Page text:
per. The same copy was again sold to This was soon followed by “ Biblia M. D. Selle, and formed afterwards a Sacra Polvolta, complectentia textus part of the curious collection of the originales, liebraic. Chaldaïc. and Græc. Count De Lauraguais. Pentateuchuin Samaritanum, & Versi.
NEWSPAPERS BEFORE THE RESTORATIOX. enes Antiquas, cum apparatu, appendia cibus & annotationibus; studio & operâ The list here given, by the kiud coBriani Walton, Londini 1057, & ann, operation of any good friend the Rey, segg." in fuur volumes. To which was Samliel Ayscough, (whose attentive in. added, " Lexicon Heptaglotton, Hevestigation has added more than 100 braicum, Chaldaïcum, Syraïcum, Sama- articles) contains a considerable number pitanum, Ethiopicuin, Arabicum, & Per- which had escaped the notice of M. sicum, digestum & evulgatum ab Edmun. Chalmers : and, being continued to a do Castello 1086." in two volumes later period from a valuable collection of more. This may properly be called a newspapers in my own possession, may new edition of Le Jay, with improve- now be considered as tolerably comments; do pains baving been spared in plete. making it as perfect as possible: the The English Mercurie
7583 whole was revised with great care, and Mercurij Gallo-Belgici: sive rerum in accurately corrected; and it is justly Galliâ et Belgio potissimùm : Hispaconsidered as the most useful of all the niâ quoque, Italiâ Anglia, GermaPolyglotts, though Le Jay's is the band. nia, Poluniâ, vicinisque locis, ab somesí. Dr. Walton's edition was sup. anno 1588, ad Martium anni 1594, posed by Mr. Palmer lo have been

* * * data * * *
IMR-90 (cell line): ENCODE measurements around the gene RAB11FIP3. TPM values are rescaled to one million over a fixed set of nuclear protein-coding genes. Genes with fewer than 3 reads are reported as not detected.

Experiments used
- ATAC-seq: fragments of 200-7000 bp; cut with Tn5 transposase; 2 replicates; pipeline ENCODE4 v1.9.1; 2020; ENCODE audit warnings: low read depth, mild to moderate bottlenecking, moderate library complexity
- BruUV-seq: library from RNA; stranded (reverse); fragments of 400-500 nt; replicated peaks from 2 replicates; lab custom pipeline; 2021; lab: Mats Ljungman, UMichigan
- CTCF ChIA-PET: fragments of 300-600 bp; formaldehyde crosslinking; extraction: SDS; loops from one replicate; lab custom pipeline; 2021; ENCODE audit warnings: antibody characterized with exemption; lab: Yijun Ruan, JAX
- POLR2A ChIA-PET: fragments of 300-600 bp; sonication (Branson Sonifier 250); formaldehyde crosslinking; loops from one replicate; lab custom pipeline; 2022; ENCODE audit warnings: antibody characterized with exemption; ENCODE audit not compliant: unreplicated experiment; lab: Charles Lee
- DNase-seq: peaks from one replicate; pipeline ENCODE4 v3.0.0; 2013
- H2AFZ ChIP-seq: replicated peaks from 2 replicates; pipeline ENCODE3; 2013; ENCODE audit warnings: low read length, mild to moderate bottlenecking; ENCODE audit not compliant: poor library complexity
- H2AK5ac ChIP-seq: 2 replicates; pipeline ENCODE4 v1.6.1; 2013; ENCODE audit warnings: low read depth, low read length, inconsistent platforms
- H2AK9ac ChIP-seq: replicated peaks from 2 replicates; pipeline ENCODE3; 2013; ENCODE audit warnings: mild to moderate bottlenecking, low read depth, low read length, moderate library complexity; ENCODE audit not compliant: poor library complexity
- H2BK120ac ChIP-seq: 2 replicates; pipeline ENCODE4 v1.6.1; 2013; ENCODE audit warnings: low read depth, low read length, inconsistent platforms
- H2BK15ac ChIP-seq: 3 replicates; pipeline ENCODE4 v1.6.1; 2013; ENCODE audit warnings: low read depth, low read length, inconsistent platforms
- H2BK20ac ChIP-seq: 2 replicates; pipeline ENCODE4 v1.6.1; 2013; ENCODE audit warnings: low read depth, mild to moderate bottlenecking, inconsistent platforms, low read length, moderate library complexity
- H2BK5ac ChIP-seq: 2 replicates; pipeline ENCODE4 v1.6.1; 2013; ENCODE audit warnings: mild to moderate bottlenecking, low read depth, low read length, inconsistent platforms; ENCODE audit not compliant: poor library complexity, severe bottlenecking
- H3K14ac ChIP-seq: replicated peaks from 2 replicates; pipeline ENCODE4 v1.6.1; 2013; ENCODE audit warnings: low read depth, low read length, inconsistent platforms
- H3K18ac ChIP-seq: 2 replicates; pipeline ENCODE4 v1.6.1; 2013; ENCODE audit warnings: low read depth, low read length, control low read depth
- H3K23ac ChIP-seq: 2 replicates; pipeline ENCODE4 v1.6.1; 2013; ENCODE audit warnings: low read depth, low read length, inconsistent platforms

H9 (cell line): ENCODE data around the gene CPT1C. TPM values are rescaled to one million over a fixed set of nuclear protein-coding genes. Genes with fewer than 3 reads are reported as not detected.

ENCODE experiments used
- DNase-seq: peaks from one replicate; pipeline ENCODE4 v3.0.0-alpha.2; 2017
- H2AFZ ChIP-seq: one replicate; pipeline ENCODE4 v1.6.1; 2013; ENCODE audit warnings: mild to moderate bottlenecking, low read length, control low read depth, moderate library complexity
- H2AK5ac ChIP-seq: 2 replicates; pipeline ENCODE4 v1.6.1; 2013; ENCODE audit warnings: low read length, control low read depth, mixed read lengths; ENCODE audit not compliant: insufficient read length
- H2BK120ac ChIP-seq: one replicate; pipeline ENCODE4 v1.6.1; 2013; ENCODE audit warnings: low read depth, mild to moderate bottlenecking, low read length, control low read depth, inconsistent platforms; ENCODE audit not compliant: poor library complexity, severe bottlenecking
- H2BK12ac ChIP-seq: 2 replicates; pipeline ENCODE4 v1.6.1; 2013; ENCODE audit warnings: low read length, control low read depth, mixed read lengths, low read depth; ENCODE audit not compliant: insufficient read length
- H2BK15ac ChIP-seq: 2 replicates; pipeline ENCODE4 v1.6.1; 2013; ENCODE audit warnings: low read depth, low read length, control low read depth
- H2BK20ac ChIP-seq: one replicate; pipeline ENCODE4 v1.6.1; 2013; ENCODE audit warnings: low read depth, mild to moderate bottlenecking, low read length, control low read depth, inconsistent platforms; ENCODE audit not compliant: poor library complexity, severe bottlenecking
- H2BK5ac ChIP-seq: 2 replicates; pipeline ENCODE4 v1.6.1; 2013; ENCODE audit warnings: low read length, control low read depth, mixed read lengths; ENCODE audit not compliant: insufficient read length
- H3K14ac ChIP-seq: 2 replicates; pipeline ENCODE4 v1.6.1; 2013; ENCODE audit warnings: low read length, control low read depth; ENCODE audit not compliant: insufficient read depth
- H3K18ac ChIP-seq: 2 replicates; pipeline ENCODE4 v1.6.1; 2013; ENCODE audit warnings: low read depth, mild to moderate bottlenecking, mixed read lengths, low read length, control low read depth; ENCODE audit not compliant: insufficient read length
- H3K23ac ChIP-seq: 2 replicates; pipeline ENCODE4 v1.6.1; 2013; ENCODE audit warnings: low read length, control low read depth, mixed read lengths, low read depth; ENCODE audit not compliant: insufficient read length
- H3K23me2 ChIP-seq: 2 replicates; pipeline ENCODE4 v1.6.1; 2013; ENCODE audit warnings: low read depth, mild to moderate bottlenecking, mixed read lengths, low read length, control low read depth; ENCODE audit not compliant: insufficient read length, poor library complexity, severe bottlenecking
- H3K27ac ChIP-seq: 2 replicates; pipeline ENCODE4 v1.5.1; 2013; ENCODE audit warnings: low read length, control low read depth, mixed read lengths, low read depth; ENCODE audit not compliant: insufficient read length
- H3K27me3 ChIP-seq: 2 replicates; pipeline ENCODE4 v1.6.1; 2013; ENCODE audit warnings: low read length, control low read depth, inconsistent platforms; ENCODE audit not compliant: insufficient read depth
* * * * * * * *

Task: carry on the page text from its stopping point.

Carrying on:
gestarum, Nuncii." printed from sheets surreptiviously oh.
Newes from Spain, 12 pages, small 4to. 1611
Newes out of Germany Laited from the press al Paris; and to Good Newes from Florence have been published with improvements Newes from Mamora
1616 so soon after, as to reduce M. Le Jay Newes from Gulick and Cleve
1615 almost to want, after baving expended Newes from Italy
1615 above 50001. sterling to complete bis Vox Populi, or News from Spain 1620
Courant, or Weekly Newes from Fo Mercurius Rusticus, the first week, reign Parts; a half sheet, in the
May 20 Black letter, 4to. out of High Dutch, : The Parliament's Scout's Discovery, printed for Nach. Butter, Oct. 9
No. 1, June 9-16
1643 The certain Newes of this present A Weekly Account, No. 1, July 3Week, Aug. 23
- 1643 Imperial and Spanish Newes, printed Wednesday's Mercury, No 1, July 19 1643
by Mercurius Britannicus, Feb. 1625-6 Mercurius Bricannicus, No. 1, Aug. The German Intelligencer, half-yearly 1630 16-22 . The Swedish Intelligencer, half-year.
The Scotch Intelligencer; or, the ly, Jan. 9
. 1631 Weekly News from Scotland and The Continuation of the Weekly
the Court, No. 1. Aug. 30-Sept. News, No 49, in 14 pages, printed
1643 for Nath. Butter . 1632 The True Informer, No. 1, Sept. 23The Weekly Account
1643 Diurnal of Occurrences in Parliament, The Scottish Mercury, No. 1, Oct 5 Nov. 3
New Christian Uses upon the Weekly
1641 true Passages and Proceedings, &c.
1643 April 22